Jewelry gets dirty. There’s no getting around it. If you wear your jewelry, then it’s going to become tarnished and less-than-shiny over time. Want to make your necklaces, rings and earrings sparkle like new? You don’t need regular jewelry cleaners and polishes to do it.
It’s hard to know exactly what ingredients make up most conventional jewelry cleaners. However, just a whiff of a regular jewelry cleaner will tell you that there’s nothing natural about it. You can be pretty sure that foul odor is caused by a toxic combination of chemicals—most of which you likely don’t want touching your skin. Many jewelry cleaners even warn you to wear gloves when using their products.
Take a look at the Environmental Working Group’s database of cleaners and you’ll find only two jewelry cleaners listed. Why? Probably because many companies don’t want to disclose the ingredients that make up their products. In fact, the two jewelry cleaners listed in the EWG’s cleaner database both received an “F” rating because they didn’t disclose their ingredients. Only one ingredient is listed under one of the products—tetrachloroethylene—and it has high concern for causing cancer. The EWG also lists tetrachloroethylene as a moderate concern for endocrine disruption and central nervous system impairment. Not to mention it’s toxic to the environment, specifically for aquatic life. Just imagine what else is in those jars.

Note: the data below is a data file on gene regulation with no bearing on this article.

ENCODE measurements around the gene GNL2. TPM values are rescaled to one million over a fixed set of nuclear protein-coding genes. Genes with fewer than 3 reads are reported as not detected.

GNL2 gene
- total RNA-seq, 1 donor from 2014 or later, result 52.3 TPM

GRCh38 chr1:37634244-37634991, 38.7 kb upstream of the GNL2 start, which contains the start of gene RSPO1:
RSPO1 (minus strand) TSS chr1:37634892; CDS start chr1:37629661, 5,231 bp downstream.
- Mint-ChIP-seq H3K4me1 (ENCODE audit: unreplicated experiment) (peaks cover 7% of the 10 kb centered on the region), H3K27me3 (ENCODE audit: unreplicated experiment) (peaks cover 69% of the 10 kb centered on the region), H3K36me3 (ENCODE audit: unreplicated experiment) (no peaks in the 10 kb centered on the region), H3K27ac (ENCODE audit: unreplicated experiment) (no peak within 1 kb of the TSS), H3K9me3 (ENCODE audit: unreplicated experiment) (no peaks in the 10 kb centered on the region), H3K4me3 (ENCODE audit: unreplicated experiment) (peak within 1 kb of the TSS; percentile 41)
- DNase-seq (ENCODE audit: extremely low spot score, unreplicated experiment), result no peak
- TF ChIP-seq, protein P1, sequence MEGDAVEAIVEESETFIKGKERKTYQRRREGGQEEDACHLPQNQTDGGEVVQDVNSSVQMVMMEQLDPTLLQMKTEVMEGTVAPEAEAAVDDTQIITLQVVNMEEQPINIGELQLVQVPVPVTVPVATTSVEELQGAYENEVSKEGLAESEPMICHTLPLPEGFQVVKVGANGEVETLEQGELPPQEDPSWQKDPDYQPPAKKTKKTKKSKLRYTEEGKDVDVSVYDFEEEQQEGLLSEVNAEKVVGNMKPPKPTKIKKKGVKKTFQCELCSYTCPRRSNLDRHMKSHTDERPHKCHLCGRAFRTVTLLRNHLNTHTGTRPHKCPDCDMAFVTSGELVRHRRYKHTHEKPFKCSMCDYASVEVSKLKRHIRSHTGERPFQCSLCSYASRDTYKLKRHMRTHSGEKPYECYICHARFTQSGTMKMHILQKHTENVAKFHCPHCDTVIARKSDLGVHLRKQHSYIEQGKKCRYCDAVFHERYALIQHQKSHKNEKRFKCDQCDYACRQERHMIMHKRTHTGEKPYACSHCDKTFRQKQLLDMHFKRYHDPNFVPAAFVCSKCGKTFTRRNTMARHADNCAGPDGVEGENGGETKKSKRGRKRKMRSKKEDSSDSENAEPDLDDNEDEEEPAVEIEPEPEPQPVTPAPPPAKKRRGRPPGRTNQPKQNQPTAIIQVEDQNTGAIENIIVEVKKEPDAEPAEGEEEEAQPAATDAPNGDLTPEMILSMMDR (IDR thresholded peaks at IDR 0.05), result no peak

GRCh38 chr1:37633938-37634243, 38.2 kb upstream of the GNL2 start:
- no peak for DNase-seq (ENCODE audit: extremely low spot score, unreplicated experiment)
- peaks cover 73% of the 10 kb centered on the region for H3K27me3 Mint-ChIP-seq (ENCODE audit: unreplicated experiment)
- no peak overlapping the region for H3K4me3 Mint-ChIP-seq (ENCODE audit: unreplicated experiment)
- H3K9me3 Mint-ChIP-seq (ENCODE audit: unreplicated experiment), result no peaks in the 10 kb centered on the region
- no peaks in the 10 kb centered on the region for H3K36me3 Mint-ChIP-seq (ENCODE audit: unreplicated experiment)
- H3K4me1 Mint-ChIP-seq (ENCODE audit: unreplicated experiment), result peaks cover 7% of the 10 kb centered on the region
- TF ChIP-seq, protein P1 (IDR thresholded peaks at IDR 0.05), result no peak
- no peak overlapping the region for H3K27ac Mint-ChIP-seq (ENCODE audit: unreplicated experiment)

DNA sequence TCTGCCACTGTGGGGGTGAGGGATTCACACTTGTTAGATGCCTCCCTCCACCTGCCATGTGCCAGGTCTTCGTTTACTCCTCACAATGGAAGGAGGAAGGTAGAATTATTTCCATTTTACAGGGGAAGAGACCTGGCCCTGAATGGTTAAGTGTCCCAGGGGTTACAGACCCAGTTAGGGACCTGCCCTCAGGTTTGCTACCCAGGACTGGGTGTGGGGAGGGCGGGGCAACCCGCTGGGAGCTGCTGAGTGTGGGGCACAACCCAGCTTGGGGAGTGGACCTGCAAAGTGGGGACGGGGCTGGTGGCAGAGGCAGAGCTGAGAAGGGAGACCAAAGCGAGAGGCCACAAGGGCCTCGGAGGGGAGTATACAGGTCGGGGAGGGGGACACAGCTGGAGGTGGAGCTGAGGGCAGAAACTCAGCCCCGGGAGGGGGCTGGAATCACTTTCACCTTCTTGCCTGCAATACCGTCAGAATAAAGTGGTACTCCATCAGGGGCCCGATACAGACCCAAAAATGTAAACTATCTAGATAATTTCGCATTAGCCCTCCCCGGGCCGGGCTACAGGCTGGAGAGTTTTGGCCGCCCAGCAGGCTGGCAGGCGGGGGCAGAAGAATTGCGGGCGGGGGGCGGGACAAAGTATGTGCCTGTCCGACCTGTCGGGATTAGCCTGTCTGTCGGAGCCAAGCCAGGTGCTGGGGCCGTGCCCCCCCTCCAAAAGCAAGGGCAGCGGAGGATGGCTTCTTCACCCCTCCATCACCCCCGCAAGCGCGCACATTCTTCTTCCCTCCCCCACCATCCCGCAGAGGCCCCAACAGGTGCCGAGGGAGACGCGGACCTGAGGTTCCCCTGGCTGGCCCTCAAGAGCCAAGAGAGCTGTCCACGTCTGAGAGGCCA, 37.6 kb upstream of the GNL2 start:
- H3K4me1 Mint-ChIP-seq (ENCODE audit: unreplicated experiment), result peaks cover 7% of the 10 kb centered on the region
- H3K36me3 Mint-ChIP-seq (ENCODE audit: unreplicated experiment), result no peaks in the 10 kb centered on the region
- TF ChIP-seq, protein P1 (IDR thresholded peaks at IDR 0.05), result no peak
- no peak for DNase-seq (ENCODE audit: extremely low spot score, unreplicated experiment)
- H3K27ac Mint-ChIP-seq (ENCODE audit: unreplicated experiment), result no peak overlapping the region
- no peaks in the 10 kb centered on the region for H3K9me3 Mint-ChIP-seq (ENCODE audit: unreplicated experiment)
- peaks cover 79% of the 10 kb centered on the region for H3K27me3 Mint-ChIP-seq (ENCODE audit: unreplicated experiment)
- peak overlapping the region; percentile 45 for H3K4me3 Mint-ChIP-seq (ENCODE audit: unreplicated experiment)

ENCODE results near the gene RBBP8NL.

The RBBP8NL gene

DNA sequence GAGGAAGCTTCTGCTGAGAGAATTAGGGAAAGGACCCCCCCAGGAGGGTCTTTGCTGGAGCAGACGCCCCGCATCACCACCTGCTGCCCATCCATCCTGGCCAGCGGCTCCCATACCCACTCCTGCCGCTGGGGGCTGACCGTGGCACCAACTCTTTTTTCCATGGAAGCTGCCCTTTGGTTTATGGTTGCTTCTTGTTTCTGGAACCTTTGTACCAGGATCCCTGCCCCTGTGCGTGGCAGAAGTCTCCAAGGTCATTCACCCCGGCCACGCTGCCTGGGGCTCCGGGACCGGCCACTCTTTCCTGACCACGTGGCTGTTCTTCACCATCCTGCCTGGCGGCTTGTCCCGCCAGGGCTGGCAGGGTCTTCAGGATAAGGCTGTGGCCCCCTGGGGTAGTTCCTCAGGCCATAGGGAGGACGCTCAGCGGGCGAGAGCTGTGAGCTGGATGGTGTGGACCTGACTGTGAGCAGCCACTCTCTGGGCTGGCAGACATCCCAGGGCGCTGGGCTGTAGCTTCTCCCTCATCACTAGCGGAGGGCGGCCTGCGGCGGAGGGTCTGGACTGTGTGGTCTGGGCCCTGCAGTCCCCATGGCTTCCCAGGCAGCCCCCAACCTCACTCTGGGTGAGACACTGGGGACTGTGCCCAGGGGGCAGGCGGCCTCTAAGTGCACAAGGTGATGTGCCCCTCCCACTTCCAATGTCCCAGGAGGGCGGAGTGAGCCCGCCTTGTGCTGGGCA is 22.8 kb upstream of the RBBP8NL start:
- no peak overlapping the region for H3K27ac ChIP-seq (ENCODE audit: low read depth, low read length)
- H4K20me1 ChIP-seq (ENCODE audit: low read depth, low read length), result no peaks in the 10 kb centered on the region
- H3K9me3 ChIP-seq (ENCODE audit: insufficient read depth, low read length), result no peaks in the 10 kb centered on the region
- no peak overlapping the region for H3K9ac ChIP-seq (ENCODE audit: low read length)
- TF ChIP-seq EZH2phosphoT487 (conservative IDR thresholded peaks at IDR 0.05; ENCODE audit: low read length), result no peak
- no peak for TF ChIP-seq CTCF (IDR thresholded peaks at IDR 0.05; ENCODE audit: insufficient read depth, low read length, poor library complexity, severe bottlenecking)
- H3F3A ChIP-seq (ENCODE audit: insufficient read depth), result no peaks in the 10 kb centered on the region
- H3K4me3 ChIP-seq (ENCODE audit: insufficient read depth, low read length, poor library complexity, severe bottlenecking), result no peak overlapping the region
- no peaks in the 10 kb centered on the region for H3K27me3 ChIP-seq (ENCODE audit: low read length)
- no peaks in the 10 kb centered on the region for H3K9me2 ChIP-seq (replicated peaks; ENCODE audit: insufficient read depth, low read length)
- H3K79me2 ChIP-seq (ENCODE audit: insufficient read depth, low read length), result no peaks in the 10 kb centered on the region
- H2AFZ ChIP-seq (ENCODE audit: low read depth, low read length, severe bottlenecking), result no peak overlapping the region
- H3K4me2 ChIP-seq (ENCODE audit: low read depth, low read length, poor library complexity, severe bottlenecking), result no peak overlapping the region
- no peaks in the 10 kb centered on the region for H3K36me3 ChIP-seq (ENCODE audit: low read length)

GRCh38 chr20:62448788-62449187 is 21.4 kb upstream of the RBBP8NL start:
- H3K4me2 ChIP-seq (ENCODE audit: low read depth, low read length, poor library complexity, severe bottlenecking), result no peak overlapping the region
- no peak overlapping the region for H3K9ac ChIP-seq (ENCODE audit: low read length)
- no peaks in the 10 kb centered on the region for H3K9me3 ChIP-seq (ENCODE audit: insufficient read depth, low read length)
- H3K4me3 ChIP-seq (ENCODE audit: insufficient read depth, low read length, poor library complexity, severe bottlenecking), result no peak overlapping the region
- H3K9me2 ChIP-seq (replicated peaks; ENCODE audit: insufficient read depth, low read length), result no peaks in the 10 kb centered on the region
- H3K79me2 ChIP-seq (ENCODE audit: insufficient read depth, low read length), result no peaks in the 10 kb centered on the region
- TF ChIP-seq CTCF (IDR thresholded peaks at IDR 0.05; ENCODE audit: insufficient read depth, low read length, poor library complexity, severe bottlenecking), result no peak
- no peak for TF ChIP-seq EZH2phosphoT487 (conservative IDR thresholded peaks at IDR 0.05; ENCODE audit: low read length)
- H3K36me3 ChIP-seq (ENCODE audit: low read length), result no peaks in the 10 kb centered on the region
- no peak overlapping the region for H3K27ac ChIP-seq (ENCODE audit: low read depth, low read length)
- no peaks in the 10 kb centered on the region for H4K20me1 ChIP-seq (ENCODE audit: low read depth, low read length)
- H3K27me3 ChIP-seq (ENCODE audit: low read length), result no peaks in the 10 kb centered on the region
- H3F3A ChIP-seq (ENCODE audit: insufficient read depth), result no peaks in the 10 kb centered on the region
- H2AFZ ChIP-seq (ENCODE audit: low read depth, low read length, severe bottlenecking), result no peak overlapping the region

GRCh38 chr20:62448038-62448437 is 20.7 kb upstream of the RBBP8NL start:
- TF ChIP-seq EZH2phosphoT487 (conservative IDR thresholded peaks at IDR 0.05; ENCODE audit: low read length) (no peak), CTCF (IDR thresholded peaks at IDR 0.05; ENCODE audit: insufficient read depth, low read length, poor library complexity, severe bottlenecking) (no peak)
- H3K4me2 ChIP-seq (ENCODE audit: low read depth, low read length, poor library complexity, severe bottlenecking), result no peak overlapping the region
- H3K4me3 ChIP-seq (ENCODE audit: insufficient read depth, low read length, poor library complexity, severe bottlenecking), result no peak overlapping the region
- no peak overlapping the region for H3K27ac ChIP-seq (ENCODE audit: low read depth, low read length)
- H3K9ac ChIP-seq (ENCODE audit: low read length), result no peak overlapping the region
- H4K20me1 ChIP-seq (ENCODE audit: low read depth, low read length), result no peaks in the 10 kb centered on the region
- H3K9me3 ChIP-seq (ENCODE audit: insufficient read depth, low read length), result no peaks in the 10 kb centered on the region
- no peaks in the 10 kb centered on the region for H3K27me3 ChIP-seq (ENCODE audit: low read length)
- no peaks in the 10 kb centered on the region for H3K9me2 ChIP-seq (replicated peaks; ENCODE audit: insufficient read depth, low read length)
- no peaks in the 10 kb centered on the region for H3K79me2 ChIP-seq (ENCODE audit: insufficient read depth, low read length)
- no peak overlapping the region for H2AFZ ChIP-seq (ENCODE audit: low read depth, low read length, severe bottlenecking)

A lot of information out there encourages you to use chemicals to clean your jewelry at home: Ammonia to make diamonds sparkle. Window cleaner to remove tarnish from gold and silver jewelry. Yuck! The chemicals in store-bought jewelry cleaners are bad enough. Don’t use nasty chemicals in your own homemade cleaners, too. Instead, try these natural (and safe!) options to get your jewelry lookin’ good.
All-purpose jewelry cleaner
Use this mild cleaner to scrub dirt and grime away from all of your baubles.
Good ol’ soap and water can safely clean most types of jewelry. Choose a natural brand of dish soap to use for the least chemical exposure. Simply clean your jewels with soapy warm water and a soft-bristled toothbrush. Use a soft cloth to clean gemstones.
Heavy-duty jewelry cleaner
For more heavily tarnished jewelry, use this more intensive jewelry cleaner. It works especially well on silver jewelry.
Line a small bowl with aluminum foil and fill the bowl with hot water. Add your silver or gold jewelry and 1-3 tablespoons of baking soda, depending on the size of your bowl. Make sure the jewelry is touching the aluminum foil. Let the mixture sit for about 30 minutes. The tarnish on the jewelry should leave the silver and attach to the aluminum foil. Crazy, huh? Repeat the process if your jewelry isn’t as shiny as you would like.
You can also try soaking your jewels in club soda overnight to get rid of tarnish.